Review: JBL On Time - Time Machine for Your iPod
Pros: A museum-class all-in-one speaker system worthy of the iPod family, delivering clear, balanced stereo audio from three medium-sized drivers, and featuring a complete, sophisticated digital AM/FM clock radio with dual alarms. Properly supports Apple’s Universal Dock standard and includes matching Dock Adapters in either of its black or white body colors. Nearly ideal for typical users at average to above-average volume levels, and placement in a visible area of your home or office.
Cons: Lacks a remote control. High-volume performance isn’t as strong as competitors at same or slightly lower price points, and price-to-performance ratio isn’t as impressive as in past JBL offerings. Despite screen controls, clock size and viewing angle may not be right for in-bedroom use.
Two-thousand-five conclusively established three facts about iPod-specific speaker systems: first, there’s a group of people willing to spend up to $300 for speakers, but second - and despite better options - those people will generally buy Bose’s SoundDock (iLounge rating: B+) unless they are affirmatively convinced to buy something specifically better for their own needs. Third, speaker buyers unwilling to spend $300 are looking at options closer to $100, a price point dominated by affordable all-in-one systems such as SDI’s iHome iH5 (iLounge rating: A-), and multi-piece systems such as JBL’s value-laden Creature IIs (iLounge rating: A).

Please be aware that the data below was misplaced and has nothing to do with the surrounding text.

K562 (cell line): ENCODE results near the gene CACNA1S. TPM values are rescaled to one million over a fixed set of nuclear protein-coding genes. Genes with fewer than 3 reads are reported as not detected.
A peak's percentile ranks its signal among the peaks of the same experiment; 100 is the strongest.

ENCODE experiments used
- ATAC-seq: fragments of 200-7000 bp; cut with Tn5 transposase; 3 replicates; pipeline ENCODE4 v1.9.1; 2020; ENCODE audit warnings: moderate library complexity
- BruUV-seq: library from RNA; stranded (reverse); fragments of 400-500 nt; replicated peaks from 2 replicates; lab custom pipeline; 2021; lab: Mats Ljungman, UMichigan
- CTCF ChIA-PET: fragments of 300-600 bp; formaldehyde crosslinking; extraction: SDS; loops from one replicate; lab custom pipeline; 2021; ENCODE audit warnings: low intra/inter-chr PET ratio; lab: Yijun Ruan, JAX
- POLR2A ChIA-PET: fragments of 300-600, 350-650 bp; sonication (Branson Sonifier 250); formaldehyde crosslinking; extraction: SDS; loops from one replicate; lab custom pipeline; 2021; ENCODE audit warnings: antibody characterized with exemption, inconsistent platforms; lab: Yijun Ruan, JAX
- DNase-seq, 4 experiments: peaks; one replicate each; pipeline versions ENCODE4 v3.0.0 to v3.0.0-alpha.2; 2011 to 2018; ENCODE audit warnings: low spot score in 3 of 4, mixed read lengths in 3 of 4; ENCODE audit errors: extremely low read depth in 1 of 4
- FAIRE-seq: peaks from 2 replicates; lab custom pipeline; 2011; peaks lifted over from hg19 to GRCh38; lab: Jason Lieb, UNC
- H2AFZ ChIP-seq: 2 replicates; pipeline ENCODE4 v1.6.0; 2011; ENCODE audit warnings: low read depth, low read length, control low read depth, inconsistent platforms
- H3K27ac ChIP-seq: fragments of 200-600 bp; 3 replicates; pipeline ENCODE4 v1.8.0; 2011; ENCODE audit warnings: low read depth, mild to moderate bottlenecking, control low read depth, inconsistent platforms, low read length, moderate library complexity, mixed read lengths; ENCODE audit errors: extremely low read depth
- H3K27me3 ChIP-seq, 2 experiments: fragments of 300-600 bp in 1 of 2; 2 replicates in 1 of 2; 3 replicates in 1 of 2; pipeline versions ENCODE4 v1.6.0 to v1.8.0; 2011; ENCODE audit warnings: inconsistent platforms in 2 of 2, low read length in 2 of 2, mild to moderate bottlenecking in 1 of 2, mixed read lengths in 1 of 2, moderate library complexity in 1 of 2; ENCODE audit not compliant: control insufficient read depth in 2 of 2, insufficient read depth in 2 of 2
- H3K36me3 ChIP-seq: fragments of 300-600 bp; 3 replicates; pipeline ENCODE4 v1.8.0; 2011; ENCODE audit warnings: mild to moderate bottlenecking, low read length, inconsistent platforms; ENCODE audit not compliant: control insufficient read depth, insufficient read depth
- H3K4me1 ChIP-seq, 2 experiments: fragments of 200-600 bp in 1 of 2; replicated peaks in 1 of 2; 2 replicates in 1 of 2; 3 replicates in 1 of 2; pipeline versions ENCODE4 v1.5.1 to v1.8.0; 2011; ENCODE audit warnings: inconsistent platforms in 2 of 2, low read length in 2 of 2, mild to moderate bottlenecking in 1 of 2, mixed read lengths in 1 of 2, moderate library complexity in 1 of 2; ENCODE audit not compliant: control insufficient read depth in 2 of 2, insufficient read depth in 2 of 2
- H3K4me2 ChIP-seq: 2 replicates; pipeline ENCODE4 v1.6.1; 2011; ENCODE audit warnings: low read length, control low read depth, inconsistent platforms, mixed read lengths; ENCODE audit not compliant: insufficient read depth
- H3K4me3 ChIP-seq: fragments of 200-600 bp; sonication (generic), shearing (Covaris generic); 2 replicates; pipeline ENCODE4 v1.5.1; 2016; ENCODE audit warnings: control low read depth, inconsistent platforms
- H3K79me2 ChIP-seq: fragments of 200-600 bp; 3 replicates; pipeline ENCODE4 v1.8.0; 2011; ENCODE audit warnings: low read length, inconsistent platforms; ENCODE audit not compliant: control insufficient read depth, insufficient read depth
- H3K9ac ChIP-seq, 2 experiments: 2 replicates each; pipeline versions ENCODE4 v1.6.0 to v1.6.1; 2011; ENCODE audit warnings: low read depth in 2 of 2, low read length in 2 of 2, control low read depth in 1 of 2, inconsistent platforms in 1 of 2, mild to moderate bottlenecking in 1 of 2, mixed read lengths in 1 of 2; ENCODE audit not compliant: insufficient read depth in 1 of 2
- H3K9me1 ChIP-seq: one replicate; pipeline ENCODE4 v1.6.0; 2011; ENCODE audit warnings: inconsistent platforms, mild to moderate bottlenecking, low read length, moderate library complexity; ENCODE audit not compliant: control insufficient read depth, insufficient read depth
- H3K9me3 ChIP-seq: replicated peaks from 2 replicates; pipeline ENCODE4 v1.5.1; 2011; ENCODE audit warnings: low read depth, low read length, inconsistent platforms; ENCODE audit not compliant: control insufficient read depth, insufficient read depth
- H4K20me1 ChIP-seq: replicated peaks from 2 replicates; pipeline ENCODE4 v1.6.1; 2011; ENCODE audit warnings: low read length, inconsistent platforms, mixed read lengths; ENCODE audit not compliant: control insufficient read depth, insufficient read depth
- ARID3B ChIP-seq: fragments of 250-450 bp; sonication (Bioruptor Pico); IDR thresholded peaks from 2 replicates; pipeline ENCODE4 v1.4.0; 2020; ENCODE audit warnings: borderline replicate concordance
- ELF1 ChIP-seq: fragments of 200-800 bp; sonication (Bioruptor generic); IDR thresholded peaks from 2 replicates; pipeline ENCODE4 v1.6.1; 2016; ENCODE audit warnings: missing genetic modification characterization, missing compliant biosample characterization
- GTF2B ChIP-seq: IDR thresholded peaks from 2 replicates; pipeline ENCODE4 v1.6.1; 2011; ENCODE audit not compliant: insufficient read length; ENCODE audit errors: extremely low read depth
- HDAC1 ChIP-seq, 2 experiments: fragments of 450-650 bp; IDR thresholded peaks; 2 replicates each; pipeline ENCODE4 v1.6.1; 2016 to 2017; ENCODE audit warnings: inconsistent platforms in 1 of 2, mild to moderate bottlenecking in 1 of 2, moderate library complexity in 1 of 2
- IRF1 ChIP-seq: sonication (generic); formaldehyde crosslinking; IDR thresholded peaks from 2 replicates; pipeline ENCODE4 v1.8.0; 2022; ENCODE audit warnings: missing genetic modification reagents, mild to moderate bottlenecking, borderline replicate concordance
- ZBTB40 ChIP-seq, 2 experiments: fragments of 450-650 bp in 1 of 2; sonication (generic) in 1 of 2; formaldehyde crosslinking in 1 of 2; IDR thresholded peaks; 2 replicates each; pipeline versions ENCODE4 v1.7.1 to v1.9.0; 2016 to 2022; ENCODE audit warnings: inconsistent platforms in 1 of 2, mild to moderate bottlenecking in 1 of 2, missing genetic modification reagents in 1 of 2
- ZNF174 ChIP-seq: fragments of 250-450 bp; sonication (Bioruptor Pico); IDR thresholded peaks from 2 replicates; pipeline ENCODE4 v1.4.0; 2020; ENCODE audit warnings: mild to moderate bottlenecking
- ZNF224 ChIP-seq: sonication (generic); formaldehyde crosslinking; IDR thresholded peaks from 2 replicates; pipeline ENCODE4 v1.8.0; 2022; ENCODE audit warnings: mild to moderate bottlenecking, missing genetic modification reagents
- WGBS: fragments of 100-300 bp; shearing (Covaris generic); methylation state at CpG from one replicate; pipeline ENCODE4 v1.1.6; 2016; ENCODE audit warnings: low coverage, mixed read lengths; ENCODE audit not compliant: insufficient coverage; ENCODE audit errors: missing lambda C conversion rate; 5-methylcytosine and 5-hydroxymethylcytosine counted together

This explains the potential of JBL’s newest speaker system On Time (
$250), billed by the company as a “Time Machine for Your iPod.” If you can’t decide between the $100 iH5 clock radio or the better-sounding $300 SoundDock stereo, On Time’s your compromise: it has both products’ key features, and more. Best of all, it’s beautiful - a shrine for your iPod, capped by an interior blue dome light. This combination of great looks, typical JBL-quality sound and cool ingredients elevated On Time to an iLounge Best of Show award at the 2006 Macworld Show in San Francisco; in our view, it’s already earned a place in iPod accessory history. [Editor’s Note: Following our review, JBL dropped the MSRP of On Time from $300 to $250; we note this without making further changes to the review below.]
But is it a great clock radio? Does it live up to the audio standards people have come to expect from premium iPod speaker systems? And is it missing any important features people will want? Our comprehensive review answers all these questions below.
Aesthetics and Pack-Ins
There’s no doubt that On Time’s initial appeal is physical; it’s the most impressive looking iPod speaker design we’ve ever seen. As shown in the photograph below, JBL has radically evolved the design of its earlier On Stage (iLounge rating: B+) system, which pioneered the concept of a single disc-shaped iPod speaker dock. Instead, On Time uses two separate discs - one for the dock, one for the speakers.